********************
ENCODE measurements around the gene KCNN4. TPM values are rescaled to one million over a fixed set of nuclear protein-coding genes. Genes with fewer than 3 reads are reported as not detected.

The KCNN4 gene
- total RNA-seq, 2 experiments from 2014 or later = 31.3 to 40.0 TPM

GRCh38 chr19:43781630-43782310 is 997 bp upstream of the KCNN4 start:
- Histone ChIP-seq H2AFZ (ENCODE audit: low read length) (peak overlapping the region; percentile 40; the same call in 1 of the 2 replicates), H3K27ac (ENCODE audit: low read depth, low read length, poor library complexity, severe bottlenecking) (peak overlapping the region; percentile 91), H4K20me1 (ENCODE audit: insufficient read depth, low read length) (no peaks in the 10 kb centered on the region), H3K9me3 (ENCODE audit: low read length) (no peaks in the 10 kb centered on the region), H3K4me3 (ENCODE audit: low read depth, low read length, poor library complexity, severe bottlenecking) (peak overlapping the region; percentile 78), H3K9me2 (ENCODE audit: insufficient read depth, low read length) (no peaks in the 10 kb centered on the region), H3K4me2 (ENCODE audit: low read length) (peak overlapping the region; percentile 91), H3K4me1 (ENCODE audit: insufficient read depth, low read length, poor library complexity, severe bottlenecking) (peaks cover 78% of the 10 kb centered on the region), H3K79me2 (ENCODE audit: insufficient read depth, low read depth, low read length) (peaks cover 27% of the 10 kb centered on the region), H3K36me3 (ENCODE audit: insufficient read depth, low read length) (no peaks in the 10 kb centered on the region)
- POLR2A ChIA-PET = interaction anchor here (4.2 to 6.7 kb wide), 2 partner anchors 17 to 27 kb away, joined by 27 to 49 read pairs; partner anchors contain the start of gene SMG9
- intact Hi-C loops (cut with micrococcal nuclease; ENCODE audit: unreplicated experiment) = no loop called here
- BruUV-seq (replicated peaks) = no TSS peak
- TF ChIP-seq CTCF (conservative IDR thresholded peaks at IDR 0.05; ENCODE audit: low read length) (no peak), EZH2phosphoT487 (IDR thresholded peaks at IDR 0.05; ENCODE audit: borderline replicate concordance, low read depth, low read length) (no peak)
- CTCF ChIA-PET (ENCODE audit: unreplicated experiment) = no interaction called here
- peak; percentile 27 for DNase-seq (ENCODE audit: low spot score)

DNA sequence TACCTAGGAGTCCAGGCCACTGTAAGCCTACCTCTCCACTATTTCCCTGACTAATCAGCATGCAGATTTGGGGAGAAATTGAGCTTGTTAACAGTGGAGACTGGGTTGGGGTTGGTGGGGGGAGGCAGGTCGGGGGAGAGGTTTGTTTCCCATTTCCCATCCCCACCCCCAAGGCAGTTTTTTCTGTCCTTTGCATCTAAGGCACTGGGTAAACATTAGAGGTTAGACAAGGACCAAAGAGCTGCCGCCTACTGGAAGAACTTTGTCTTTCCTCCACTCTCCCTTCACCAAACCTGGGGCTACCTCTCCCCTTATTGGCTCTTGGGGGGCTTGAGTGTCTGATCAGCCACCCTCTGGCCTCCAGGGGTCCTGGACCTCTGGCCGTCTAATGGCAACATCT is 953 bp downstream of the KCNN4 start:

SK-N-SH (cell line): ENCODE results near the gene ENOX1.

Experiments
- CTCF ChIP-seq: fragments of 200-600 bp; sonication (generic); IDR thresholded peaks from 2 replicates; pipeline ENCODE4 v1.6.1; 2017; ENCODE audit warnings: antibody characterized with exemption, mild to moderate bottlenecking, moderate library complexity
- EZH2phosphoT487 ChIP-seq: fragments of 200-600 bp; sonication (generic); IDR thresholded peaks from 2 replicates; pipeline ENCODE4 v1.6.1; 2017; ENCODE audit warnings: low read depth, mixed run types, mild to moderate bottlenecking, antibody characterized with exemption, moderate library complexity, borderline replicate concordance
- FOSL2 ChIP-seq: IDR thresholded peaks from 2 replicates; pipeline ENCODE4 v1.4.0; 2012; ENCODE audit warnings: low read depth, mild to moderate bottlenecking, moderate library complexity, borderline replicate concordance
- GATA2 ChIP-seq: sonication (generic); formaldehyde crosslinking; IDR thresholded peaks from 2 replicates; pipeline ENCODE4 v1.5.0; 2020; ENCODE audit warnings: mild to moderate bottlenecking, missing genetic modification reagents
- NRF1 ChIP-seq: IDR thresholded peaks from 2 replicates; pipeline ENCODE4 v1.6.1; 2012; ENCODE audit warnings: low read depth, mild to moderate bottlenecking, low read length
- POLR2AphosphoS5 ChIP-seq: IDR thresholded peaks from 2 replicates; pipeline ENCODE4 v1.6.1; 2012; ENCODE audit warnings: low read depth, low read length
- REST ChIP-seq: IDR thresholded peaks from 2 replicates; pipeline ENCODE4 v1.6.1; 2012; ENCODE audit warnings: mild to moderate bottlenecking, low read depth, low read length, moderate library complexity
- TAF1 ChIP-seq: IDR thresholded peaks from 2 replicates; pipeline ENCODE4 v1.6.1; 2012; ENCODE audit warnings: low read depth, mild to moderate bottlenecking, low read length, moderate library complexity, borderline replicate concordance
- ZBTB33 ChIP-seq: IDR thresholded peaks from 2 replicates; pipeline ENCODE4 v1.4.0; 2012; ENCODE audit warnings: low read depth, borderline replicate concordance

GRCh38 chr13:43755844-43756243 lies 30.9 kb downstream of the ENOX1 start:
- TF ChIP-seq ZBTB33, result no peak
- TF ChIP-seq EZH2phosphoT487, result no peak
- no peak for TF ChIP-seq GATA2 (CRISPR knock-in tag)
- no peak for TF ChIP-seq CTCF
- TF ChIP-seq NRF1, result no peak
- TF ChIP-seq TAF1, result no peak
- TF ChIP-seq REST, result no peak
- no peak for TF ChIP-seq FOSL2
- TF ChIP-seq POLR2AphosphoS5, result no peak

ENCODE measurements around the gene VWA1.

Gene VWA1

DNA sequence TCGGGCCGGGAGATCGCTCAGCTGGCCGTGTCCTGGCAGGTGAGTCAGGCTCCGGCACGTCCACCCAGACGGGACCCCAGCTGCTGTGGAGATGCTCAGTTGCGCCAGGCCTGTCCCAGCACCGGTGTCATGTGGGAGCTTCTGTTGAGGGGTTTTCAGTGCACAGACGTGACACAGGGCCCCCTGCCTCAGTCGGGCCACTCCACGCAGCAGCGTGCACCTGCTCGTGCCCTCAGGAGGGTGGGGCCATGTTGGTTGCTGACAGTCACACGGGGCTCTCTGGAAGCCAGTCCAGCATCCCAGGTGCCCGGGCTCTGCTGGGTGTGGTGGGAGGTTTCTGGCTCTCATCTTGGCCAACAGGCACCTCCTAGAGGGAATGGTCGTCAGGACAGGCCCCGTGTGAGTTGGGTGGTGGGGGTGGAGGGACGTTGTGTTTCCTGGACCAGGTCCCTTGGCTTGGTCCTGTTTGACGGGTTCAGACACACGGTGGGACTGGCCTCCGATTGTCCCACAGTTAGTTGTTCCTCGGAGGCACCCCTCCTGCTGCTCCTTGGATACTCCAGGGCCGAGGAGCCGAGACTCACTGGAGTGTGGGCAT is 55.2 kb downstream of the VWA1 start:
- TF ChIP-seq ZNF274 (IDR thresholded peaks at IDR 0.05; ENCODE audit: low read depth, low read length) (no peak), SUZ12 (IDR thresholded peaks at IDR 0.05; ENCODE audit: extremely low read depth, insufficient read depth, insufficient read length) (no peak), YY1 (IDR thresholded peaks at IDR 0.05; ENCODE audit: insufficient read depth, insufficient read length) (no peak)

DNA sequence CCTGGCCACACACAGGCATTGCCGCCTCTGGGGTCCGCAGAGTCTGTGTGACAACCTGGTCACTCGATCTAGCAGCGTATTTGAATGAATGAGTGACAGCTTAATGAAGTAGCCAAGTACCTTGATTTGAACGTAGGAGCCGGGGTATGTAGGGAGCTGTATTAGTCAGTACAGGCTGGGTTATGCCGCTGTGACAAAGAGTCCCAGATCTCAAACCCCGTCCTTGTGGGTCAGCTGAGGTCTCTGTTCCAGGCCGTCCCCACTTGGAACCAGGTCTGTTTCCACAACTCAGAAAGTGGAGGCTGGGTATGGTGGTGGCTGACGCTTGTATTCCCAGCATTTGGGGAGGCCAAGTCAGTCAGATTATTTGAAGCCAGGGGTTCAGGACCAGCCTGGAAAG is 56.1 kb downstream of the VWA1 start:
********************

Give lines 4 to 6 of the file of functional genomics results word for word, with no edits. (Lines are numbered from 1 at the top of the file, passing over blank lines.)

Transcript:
GRCh38 chr19:43781630-43782310 is 997 bp upstream of the KCNN4 start:
- Histone ChIP-seq H2AFZ (ENCODE audit: low read length) (peak overlapping the region; percentile 40; the same call in 1 of the 2 replicates), H3K27ac (ENCODE audit: low read depth, low read length, poor library complexity, severe bottlenecking) (peak overlapping the region; percentile 91), H4K20me1 (ENCODE audit: insufficient read depth, low read length) (no peaks in the 10 kb centered on the region), H3K9me3 (ENCODE audit: low read length) (no peaks in the 10 kb centered on the region), H3K4me3 (ENCODE audit: low read depth, low read length, poor library complexity, severe bottlenecking) (peak overlapping the region; percentile 78), H3K9me2 (ENCODE audit: insufficient read depth, low read length) (no peaks in the 10 kb centered on the region), H3K4me2 (ENCODE audit: low read length) (peak overlapping the region; percentile 91), H3K4me1 (ENCODE audit: insufficient read depth, low read length, poor library complexity, severe bottlenecking) (peaks cover 78% of the 10 kb centered on the region), H3K79me2 (ENCODE audit: insufficient read depth, low read depth, low read length) (peaks cover 27% of the 10 kb centered on the region), H3K36me3 (ENCODE audit: insufficient read depth, low read length) (no peaks in the 10 kb centered on the region)
- POLR2A ChIA-PET = interaction anchor here (4.2 to 6.7 kb wide), 2 partner anchors 17 to 27 kb away, joined by 27 to 49 read pairs; partner anchors contain the start of gene SMG9